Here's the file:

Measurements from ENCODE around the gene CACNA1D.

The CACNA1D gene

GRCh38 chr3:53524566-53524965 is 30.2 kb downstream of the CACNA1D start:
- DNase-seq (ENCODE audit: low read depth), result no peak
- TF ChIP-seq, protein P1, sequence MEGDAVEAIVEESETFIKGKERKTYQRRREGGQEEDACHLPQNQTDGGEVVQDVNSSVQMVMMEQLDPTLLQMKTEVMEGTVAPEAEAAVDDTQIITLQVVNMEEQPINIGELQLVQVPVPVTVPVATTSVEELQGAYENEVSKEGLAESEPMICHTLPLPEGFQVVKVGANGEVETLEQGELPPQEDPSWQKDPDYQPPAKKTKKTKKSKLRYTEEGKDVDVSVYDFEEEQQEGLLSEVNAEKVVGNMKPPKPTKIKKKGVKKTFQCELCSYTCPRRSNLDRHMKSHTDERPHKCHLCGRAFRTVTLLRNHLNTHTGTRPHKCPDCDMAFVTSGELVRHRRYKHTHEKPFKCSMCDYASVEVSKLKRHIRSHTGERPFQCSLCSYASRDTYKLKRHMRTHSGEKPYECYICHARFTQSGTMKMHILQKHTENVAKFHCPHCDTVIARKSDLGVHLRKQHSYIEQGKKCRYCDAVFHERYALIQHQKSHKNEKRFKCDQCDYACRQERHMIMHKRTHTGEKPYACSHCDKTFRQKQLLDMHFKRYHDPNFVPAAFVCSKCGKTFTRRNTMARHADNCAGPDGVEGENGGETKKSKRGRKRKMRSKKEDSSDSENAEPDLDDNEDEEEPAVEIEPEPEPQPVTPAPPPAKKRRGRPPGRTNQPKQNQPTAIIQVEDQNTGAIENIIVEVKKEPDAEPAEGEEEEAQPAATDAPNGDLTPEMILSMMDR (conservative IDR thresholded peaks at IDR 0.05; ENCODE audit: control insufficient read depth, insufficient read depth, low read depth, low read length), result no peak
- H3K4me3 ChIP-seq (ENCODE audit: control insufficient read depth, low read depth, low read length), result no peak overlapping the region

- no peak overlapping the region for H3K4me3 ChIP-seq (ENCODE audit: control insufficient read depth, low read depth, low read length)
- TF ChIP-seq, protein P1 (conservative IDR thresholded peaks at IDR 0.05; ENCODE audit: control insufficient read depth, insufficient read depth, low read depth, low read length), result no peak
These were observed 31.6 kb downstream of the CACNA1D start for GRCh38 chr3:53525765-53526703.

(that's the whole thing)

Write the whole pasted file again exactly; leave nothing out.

Measurements from ENCODE around the gene CACNA1D.

The CACNA1D gene

GRCh38 chr3:53524566-53524965 is 30.2 kb downstream of the CACNA1D start:
- DNase-seq (ENCODE audit: low read depth), result no peak
- TF ChIP-seq, protein P1, sequence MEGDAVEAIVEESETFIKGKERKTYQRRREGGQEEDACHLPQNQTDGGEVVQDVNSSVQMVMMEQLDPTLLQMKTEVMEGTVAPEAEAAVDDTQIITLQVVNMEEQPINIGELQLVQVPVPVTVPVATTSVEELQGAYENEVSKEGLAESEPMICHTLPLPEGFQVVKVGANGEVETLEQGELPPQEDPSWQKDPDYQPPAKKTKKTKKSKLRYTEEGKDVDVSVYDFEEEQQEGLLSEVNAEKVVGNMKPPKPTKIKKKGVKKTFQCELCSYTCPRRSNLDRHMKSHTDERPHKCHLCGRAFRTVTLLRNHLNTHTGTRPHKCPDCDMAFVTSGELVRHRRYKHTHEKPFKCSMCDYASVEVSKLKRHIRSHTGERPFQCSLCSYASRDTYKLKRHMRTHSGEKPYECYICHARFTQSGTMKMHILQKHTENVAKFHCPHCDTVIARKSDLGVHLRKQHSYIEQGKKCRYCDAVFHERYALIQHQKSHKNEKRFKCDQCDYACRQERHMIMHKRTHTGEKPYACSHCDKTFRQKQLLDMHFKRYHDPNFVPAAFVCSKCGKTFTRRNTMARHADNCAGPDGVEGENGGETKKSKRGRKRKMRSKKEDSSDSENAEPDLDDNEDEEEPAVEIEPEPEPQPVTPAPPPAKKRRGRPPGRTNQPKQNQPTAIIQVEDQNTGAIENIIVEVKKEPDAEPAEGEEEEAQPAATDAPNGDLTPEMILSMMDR (conservative IDR thresholded peaks at IDR 0.05; ENCODE audit: control insufficient read depth, insufficient read depth, low read depth, low read length), result no peak
- H3K4me3 ChIP-seq (ENCODE audit: control insufficient read depth, low read depth, low read length), result no peak overlapping the region

- no peak overlapping the region for H3K4me3 ChIP-seq (ENCODE audit: control insufficient read depth, low read depth, low read length)
- TF ChIP-seq, protein P1 (conservative IDR thresholded peaks at IDR 0.05; ENCODE audit: control insufficient read depth, insufficient read depth, low read depth, low read length), result no peak
These were observed 31.6 kb downstream of the CACNA1D start for GRCh38 chr3:53525765-53526703.